Astrophotography without any specialist kit.

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61
Name
Jason
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#1
In a few weeks time I will be heading on a trip that will involve spending time out in the deserts of California. I will be staying out in the back of beyond so I think there is a good chance of some spectacular sky in the evening, so I would like to try to capture this.

I will have an A7, a 28-70,and a 50mm F 1.8 with me, the camera can be remote controlled and I will obtain some kind of small tripod to support it - I have been looking at the pocket Manfrotto models.

So is this simply a matter of experimenting with long exposures? or is there something I am missing that can improve the results?

Ta
 
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4,012
Name
matt
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#2
The trouble with long exposures is the movement of the stars, planets or whatever relative to Earth, so you will get images that show movement in the form of start trails etc (if you use a long enough exposure), you can get a small unit to put on your tripod that will rotate at the same speed as the Earth and so minimise any trailing effect. These units are made specifically for what you want to do, dont weigh much and are relatively inexpensive (astrophotography is or can be expensive).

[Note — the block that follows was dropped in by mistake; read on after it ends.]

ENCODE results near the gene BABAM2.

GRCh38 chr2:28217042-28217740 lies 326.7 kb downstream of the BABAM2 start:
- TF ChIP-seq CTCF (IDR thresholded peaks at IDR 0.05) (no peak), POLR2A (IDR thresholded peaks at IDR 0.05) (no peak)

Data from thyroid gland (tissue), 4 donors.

Starwatcher and Ioptron make such stuff (see a decent astro website such as TringAstro.co.uk, First Light Optics etc for costs).
 
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3,681
Name
Terry
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#4
Use the 500 method.

500 / the lens length = the maximum seconds the shutter can be open to avoid stars trailing.